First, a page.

A House On “The Country’s Most Despicable Alley”

Real Estate

It is said that Elenor Roosevelt once dubbed Blagden Alley one of the the country’s most despicable alleys. The house is located in the Historic District in Washington, D.C.’s Shaw neighborhood of DC, which has recently become home to restaurants with Michelin starred chefs. It was built by a coal oil salesman over 100 years ago and continued to be used as commercial space until it was bought and renovated by its current owners – Anna and Dan.

But as many things change in time, this area has recently become a hip location with its coffee houses and restaurants. Anna and Dan saw the potential in this rundown commercial building and made it quite special. According to Anna, “Being off the street but so close to downtown is kind of magical.”

The row house fell into disrepair and was demolished, leaving only a vacant lot with the alley structure at the rear of it. Anna and Dan bought it that way and converted the alley structure into their home. Years later they rebuilt the row house into a three-unit condo, maintaining the original vintage feel of the neighborhood.

For the last 25 years Anna and Dan moved five times in Washington DC.  They say the houses they could afford were always along the edges of neighborhoods, which had suffered from neglect and blight. Anna says that all of their renovations were done because they fell madly in love with the properties that needed some tending to. She and Dan fell in love with the carriage house and  “couldn’t bare the idea that someone else might do something awful to it.”

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The design for the home is based on an open concept with fewer larger spaces than several smaller ones;  making the house feel bigger than it would with closed off rooms. The entire ground floor was perceived as the entertaining level (kitchen/dining and lounge) and the entire second floor as the living level (sleeping and living spaces). There is no enclosed bedroom on that floor. Architect Shawn Buehler says the house was designed specifically with open spans from front to back to allow light to come in from both directions.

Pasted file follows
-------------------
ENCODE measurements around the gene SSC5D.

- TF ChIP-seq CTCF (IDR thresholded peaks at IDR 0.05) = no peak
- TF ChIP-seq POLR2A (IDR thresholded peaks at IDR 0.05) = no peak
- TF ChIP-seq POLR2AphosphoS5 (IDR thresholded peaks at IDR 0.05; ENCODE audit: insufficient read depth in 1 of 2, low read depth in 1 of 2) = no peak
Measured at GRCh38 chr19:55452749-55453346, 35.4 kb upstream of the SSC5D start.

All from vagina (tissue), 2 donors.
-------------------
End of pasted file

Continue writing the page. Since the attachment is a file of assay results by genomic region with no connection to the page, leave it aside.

Existing bar joists were left exposed, as well as roof beams and support columns. The original building had no interior stair so the second floor could only be accessed from the outside, so a new interior stair had to be added.

The owners of this carriage house envisioned a social kitchen and dining area suitable for large meals and gatherings in a setting that celebrates the urban character of their Blagden Alley neighborhood. It’s a conversion of an industrial alley structure into a single-family home.

The owners use the space as a super club hiring chefs to cook for the parties they throw periodically. They also own an antiques/vintage store, GoodWood, and move different furniture and other items in and out of their own space.

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